By Shelley Widhalm Reporter-Herald Staff Writer
Posted: 03/26/2013 10:58:39 PM MDT
Sixteen freshmen will be undertaking an odyssey in oratory Friday night as they read Homer’s “The Iliad” cover to cover.
The Loveland Classical School students will read aloud the entire poem from 7 p.m. to 7 a.m. during the second annual Homer-athon.
Their teacher, Aaron Dukette, came up with the idea for the marathon event to bring back “the lost tradition of storytelling and reading aloud,” he said.
“It’s quite an academic effort,” said Dukette, upper school literature teacher and curriculum liaison. “It’s not a watered-down retelling of it. It’s the original translation.”
Last year, 15 students from the freshmen classical literature class — which reads texts of the Greco-Roman world, including Homer’s poems, selections from Plato’s dialogues, Ovid’s “Metamorphoses” and the Greek tragedies — stayed up all night reading “The Odyssey.”
“I thought it would be very interesting to read the book front to back and not in little bits at a time,” said Marissa Menking, a 10th-grader who participated in last year’s Homer-athon. “You get to understand the whole story better, and it just had better flow to it.”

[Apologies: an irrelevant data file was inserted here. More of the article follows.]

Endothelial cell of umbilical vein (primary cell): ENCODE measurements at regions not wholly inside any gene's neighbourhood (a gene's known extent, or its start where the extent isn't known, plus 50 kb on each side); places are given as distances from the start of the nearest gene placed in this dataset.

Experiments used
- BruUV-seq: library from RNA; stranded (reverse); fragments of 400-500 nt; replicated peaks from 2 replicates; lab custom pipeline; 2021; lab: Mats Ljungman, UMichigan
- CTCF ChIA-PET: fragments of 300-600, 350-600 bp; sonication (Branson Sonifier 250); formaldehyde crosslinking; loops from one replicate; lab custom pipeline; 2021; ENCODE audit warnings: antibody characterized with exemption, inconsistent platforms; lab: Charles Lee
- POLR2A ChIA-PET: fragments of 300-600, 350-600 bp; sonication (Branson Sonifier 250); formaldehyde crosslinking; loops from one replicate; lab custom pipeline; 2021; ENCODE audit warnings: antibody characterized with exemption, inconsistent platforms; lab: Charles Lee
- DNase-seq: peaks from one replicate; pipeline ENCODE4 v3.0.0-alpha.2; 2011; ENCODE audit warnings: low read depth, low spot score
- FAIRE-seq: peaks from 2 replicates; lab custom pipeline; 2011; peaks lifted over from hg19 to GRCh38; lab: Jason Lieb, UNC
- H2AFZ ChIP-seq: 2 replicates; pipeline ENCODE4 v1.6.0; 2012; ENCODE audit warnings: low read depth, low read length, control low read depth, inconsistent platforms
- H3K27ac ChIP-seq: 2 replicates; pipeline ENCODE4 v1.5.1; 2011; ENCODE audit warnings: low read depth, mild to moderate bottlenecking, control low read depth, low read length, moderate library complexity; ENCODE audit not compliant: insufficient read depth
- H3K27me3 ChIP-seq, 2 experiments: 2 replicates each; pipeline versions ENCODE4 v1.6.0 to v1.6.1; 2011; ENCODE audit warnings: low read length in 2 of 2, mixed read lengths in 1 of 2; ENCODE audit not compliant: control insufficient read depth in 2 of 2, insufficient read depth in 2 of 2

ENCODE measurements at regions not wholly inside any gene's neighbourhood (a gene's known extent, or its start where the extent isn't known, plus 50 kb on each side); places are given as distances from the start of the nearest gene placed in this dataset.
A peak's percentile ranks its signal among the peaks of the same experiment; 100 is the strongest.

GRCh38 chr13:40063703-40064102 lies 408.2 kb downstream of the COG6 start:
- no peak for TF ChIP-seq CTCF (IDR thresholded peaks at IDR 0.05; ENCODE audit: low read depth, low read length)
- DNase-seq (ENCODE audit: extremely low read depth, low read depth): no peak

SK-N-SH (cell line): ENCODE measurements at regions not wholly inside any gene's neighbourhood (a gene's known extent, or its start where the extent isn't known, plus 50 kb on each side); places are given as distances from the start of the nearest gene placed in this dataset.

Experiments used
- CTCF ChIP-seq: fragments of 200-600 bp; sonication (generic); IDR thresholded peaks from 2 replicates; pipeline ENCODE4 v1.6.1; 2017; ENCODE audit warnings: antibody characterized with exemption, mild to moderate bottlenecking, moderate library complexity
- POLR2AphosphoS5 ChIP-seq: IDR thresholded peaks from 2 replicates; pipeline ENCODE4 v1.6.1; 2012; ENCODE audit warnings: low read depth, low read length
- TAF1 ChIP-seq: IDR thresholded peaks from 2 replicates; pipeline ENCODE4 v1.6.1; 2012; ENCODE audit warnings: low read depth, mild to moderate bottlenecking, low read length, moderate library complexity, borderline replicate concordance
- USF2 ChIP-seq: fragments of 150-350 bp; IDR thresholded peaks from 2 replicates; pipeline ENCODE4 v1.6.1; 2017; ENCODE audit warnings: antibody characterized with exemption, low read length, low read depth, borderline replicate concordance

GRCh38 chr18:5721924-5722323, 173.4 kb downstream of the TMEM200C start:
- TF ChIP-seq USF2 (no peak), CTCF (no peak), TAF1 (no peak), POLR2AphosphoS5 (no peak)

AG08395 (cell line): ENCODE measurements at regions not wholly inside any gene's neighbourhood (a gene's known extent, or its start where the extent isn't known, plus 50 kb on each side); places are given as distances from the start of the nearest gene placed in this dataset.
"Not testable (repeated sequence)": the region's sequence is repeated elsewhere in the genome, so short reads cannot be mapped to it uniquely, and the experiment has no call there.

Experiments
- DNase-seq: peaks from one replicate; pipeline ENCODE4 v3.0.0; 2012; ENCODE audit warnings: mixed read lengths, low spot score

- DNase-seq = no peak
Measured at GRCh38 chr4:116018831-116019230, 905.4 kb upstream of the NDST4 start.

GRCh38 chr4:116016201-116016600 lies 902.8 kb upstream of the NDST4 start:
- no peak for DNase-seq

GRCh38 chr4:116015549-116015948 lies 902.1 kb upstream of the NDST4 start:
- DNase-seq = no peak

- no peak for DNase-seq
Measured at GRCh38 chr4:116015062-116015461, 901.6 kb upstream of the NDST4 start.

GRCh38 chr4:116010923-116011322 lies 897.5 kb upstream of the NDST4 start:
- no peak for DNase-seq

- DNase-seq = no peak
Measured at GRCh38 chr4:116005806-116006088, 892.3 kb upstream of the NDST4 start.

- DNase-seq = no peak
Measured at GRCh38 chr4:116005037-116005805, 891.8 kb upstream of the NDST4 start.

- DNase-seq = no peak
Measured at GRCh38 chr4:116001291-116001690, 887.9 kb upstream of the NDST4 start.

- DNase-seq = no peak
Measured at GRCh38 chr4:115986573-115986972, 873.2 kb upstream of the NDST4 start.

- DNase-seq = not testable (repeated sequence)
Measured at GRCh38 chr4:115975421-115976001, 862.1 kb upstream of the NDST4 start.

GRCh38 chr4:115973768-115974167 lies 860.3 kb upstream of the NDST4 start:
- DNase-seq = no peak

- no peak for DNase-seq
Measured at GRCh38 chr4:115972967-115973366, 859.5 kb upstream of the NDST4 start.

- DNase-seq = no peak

This year, the freshmen students are reading “The Iliad,” the 600-page grim tale of the final year of the Trojan War. They alternate between the two texts each year.
To prepare for the reading, Dukette assigned the students sections to practice in class and at home. He had his students work on diction, or clear annunciation, pacing and voice.
“I’m training them so they bring the story alive for the audience,” Dukette said. “Reading aloud is a way of interpreting a text. The way they say the lines suggests a way of understanding.”
The freshmen invited last year’s freshmen to attend the first hour of the reading, which both classes will do together. The 10th-graders will head home after school, take a quick nap, then return to school at 6 p.m. for a Greek dinner and a brief performance by a group of the freshmen of Aeschylus’ “Prometheus Bound.”
At 7 p.m., they will start the marathon oratory event in the multi-purpose room.
“We wanted to have an event that pulls the class together,” Dukette said. “They get an opportunity to get down in the trenches together. It’s a very difficult text to read.”
Marathon oratory events have become a trend among university classics and humanities departments across the county, but is not common at the high school level, Dukette said.
“I’m very impressed with how our kids are taking apart and building a culture around academics,” he said.
Members of the Loveland Classical Schools community are invited to attend the event from 6 to 8 p.m. for dinner and the first hour of oration.